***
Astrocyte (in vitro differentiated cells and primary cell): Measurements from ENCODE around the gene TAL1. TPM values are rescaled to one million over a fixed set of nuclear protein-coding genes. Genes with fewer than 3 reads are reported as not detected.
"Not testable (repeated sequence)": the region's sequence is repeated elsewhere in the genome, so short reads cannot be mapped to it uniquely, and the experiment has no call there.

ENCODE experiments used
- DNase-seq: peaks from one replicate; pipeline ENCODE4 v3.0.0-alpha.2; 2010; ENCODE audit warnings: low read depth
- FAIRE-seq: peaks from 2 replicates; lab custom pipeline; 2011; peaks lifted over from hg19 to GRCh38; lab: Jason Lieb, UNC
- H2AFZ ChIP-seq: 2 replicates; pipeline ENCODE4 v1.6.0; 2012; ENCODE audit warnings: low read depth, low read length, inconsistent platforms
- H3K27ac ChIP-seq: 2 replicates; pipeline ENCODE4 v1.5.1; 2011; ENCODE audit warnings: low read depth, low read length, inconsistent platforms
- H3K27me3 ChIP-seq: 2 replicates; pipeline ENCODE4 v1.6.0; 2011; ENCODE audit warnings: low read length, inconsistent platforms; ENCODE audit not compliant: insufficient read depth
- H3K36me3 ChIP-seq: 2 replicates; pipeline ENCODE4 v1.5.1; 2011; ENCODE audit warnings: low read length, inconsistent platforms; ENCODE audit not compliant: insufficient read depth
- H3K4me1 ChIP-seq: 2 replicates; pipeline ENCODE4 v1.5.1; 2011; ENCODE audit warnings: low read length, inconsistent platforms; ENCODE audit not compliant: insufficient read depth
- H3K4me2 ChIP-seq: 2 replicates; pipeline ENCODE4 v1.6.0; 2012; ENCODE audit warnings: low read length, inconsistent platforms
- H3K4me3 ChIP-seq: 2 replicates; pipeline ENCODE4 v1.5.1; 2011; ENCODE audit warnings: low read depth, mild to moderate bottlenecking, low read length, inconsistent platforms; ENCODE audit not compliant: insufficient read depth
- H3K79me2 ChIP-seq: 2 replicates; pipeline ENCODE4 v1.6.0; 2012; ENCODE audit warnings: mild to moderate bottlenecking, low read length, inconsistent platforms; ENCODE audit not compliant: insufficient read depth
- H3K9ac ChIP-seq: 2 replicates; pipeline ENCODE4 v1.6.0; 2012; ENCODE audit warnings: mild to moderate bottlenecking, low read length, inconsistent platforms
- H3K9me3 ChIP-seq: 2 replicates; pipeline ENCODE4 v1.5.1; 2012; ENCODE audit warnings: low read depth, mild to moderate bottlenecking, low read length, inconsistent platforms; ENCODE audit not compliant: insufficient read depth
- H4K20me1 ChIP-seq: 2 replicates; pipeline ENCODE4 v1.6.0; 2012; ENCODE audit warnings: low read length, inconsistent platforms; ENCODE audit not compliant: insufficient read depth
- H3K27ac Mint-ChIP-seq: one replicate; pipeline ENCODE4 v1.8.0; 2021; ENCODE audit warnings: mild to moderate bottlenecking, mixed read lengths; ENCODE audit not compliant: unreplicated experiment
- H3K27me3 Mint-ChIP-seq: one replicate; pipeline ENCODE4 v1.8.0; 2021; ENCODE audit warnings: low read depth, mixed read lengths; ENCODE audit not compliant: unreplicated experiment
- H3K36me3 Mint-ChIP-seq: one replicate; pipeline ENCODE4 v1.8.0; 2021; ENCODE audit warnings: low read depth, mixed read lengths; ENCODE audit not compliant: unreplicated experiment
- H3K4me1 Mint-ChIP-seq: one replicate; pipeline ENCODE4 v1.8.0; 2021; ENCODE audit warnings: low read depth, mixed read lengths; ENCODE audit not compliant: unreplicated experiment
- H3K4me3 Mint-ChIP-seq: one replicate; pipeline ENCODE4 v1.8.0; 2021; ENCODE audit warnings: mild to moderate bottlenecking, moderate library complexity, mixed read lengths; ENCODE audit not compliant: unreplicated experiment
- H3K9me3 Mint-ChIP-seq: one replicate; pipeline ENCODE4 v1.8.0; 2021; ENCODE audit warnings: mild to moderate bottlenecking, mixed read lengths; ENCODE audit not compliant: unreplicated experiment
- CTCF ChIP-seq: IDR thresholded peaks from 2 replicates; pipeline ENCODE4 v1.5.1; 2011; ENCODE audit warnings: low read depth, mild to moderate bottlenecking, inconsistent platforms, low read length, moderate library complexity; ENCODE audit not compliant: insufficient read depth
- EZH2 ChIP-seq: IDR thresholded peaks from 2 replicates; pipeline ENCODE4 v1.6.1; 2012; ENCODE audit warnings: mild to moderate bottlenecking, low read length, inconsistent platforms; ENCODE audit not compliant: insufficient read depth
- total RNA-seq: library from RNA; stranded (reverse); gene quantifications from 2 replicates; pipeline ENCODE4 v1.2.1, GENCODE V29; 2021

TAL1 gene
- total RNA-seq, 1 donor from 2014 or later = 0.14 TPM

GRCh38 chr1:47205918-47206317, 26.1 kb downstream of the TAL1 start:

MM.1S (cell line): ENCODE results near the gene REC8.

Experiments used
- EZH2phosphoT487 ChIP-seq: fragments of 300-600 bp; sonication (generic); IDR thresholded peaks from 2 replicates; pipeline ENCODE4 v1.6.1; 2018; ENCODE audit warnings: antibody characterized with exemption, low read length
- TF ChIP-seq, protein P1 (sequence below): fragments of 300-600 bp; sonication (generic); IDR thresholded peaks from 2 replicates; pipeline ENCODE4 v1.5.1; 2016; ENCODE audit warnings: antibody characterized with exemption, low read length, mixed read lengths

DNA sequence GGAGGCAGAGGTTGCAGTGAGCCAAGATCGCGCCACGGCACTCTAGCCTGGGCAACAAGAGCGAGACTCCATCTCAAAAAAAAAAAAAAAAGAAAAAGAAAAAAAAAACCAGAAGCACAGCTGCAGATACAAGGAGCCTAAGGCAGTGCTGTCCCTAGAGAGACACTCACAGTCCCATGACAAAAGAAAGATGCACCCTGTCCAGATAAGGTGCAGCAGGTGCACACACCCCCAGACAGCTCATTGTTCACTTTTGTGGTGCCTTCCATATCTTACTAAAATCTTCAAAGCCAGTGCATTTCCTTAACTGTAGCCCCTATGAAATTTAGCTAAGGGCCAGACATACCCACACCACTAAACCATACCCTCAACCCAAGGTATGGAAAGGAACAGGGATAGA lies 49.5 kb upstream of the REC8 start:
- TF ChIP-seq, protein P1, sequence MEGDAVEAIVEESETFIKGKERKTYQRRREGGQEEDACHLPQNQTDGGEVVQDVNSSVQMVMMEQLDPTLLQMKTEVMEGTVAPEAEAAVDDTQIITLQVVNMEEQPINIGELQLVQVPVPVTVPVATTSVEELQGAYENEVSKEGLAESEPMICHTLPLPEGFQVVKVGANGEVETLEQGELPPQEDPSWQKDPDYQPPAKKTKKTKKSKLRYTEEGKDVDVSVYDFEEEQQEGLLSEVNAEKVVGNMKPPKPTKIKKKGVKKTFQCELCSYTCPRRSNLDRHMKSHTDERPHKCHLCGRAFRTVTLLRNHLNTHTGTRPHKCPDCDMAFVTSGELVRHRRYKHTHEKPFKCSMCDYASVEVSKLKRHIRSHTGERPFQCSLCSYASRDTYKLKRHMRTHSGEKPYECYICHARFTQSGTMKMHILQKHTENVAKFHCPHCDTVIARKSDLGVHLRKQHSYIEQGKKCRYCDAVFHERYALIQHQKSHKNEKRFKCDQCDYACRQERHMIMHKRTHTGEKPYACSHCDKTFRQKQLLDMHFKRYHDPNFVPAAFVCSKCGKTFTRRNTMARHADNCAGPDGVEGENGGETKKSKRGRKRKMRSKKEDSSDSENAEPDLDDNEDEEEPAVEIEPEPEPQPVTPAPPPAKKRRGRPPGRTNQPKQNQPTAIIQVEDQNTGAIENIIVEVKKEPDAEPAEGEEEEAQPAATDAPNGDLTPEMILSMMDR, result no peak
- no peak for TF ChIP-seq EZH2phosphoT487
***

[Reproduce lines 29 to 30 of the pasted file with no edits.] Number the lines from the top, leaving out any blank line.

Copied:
MM.1S (cell line): ENCODE results near the gene REC8.

Experiments used